Sleek & Traditional Design Aesthetics Convene in a Hudson Valley Home
A Victorian pile in Claverack puts a New York City couple in an Empire state of mind.
Before they moved into a Victorian abode, Ramzi Abufaraj and Keith Nuss lived in a state-of-the-art modern box designed by noted architect Joel Sanders. Although they hadn’t been looking for the latter when they bought it, they put in an offer within 10 minutes of walking in the front door (Sweeping views of the Hudson River might have had something to do with it). And then, eight years later, someone walked into their house and made them an offer they couldn’t refuse. “We’ll only sell if you can find me something better,” Nuss recalls saying to Abufaraj at the time.
The couple had once been dinner guests at an 1878 house in nearby Claverack, the home of a wealthy apple farmer in bygone days. The 3,262-square-foot beauty on 49 sweeping acres was in need of a tasteful makeunder, and Abufaraj remembers saying: “One day we’ll live in this house, and we’ll transform it to what it should be.” That day came in 2016.
The original house and its outbuildings had been skillfully renovated during the preceding 18 years by art director Jeremiah Rusconi (James Ivory and Ismail Merchant were neighbors at one time, and Ivory still lives nearby). “It’s the most solid house I’ve ever been in,” says Abufaraj, who points out the signature Second Empire elements: the slate fish-scale mansard roof, the prominent dormers, the overwrought and oversize moldings and baseboards. These Napoleon III–style details are of a piece with the house’s location among rolling fields.
The property lies alongside a road that was once a major Hudson Valley thoroughfare, dotted with Vanderbilt mansions that “were built to impress,” Abufaraj says. But it was more about subtle boasting than showboating. When the couple bought the structure, which they’ve dubbed Villa RK, it was sporting some 13 hues of paint on the exterior alone, and “the living room was pistachio,” Abufaraj says with a slight shudder. The house “didn’t want color,” hence its new cream-toned façade and interiors painted a chalky off-white from Farrow & Ball.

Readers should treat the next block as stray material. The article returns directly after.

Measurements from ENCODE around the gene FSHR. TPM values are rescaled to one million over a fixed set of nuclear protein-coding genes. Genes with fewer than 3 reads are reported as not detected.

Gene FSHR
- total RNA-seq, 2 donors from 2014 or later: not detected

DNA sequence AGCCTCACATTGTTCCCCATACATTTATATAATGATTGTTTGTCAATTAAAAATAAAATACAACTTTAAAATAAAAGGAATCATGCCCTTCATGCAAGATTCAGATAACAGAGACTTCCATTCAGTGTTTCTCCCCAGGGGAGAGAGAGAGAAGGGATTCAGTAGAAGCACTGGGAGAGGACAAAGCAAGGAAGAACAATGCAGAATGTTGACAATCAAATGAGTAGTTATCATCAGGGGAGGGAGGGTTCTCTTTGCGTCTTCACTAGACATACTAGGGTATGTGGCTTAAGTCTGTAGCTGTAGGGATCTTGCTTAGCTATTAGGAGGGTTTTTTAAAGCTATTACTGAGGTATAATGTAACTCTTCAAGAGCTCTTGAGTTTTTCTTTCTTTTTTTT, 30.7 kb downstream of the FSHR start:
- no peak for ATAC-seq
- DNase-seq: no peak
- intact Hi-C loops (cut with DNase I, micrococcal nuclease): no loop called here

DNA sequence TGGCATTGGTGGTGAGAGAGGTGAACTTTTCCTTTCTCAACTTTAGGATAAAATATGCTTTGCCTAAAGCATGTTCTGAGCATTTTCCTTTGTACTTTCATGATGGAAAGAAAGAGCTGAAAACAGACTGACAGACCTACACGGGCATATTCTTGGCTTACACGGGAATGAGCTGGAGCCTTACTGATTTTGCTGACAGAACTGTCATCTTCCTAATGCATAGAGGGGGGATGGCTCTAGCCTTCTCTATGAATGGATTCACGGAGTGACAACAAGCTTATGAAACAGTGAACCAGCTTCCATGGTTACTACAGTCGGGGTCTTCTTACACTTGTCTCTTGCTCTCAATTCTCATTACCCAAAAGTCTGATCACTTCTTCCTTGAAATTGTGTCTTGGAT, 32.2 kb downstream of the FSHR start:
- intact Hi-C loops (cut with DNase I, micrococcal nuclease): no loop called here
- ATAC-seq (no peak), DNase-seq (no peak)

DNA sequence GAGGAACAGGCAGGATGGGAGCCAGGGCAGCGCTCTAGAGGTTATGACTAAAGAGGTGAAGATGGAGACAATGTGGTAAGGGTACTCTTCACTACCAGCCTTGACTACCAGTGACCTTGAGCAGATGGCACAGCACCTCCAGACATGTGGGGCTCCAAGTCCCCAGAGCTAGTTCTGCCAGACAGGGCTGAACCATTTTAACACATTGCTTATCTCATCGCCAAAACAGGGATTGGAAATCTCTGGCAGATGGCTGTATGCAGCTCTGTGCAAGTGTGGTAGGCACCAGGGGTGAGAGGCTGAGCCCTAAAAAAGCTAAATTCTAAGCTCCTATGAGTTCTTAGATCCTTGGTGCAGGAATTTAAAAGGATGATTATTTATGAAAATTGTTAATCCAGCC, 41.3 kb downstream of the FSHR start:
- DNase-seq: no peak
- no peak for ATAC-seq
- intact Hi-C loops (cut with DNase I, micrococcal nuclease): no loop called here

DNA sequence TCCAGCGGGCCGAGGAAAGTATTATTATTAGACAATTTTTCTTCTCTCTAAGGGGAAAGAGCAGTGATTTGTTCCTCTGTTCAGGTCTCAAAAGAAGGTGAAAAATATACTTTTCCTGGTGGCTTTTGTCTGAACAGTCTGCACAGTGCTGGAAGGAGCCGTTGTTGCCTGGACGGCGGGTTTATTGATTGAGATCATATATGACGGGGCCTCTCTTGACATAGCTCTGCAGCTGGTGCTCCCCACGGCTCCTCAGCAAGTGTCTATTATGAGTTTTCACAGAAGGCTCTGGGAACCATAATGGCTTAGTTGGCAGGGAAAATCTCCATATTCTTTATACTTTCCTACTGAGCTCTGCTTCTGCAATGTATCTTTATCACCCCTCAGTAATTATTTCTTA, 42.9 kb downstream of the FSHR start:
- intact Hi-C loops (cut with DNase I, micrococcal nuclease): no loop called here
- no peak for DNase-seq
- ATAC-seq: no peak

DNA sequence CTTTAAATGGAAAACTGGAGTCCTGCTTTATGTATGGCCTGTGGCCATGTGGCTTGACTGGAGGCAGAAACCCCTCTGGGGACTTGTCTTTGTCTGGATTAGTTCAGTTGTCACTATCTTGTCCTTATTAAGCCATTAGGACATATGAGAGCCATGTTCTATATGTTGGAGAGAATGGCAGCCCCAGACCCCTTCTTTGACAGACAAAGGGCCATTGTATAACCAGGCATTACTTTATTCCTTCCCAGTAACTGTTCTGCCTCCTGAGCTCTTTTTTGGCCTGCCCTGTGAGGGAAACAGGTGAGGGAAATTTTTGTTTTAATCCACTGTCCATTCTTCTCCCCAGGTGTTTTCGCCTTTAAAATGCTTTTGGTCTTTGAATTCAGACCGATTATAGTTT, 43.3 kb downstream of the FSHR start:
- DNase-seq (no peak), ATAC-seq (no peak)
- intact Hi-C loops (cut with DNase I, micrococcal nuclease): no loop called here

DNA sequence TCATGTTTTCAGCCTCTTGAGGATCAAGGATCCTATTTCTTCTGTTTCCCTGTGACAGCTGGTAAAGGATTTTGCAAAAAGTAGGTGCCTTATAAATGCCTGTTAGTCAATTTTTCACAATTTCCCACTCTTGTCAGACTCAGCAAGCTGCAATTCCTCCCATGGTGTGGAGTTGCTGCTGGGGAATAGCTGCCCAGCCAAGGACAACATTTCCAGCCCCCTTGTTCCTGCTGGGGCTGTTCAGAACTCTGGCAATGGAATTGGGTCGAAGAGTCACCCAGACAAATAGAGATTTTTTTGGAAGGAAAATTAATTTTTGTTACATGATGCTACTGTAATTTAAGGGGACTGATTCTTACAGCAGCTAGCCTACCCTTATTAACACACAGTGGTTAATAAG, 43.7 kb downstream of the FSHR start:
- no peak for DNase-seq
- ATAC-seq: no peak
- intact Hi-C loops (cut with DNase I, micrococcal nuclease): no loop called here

The decor suggests provenance and an inherited-through-the-ages vibe. “We love a good mix,” says Abufaraj, “as if things were passed down in the family. That’s why the house is filled with portraits.” Mostly acquired from auctions and vintage shops, these line the walls throughout and don’t feel at all strange, Abufaraj comments. “We know the subjects in the sense that we’ve made up stories and created possible histories for them.”
Counterbalancing the portraits are modern pieces by Philippe Starck and other contemporary designers, as well as vintage touches (Abufaraj trained as an architect and later became an agent for design stars such as Starck, Zaha Hadid, and Bruno Borrione; Nuss is a recently retired fashion executive). Upstairs, resplendent in an attic guest bedroom, sits a beautifully preserved gilt Empire sleigh bed that once belonged to Sir John Richardson, the late Picasso biographer and bon vivant.
A few steps from the main house, the studio building contains a sleek gym and Abufaraj’s office, its backdrop a massive Coromandel screen that doubles as a room divider. A standard-issue window looks out on what Abufaraj calls the “million-dollar view. On most days, you can see the Catskills past the Hudson in the distance.”
The grounds on the property appear wild and rural, but are artfully maintained. The couple’s former dentist lives next door, and the two households have joined forces to position a sculpture amid a large field accessed by a path. “We call it the parterre, after a traditional French garden,” Abufaraj says. “It contrasts with our neighbor’s English garden, and I love the way the two work together. At Le Petit Trianon in Versailles, the north windows look over an English garden and the west windows look over a formal French parterre—and these clash at the point where they meet. In our case, we tried to create a synergy that works perfectly.”
Another outbuilding is planned as a cigar room for Abufaraj, who isn’t allowed to smoke in the house. The pool house doors open wide to a 75-metre plunge pool. Inside the pool house, the couple’s two graceful whippets are fascinated by a painting of a black cat that hangs above the space’s sofa. Although it’s not part of the main house, “the bedroom upstairs is probably the favorite guest room of all,” Abufaraj notes. “Friends who come to visit have their own entrance, and they can even go skinny-dipping after we go to sleep.”
The print version of this article appears with the headline: American Beauty.
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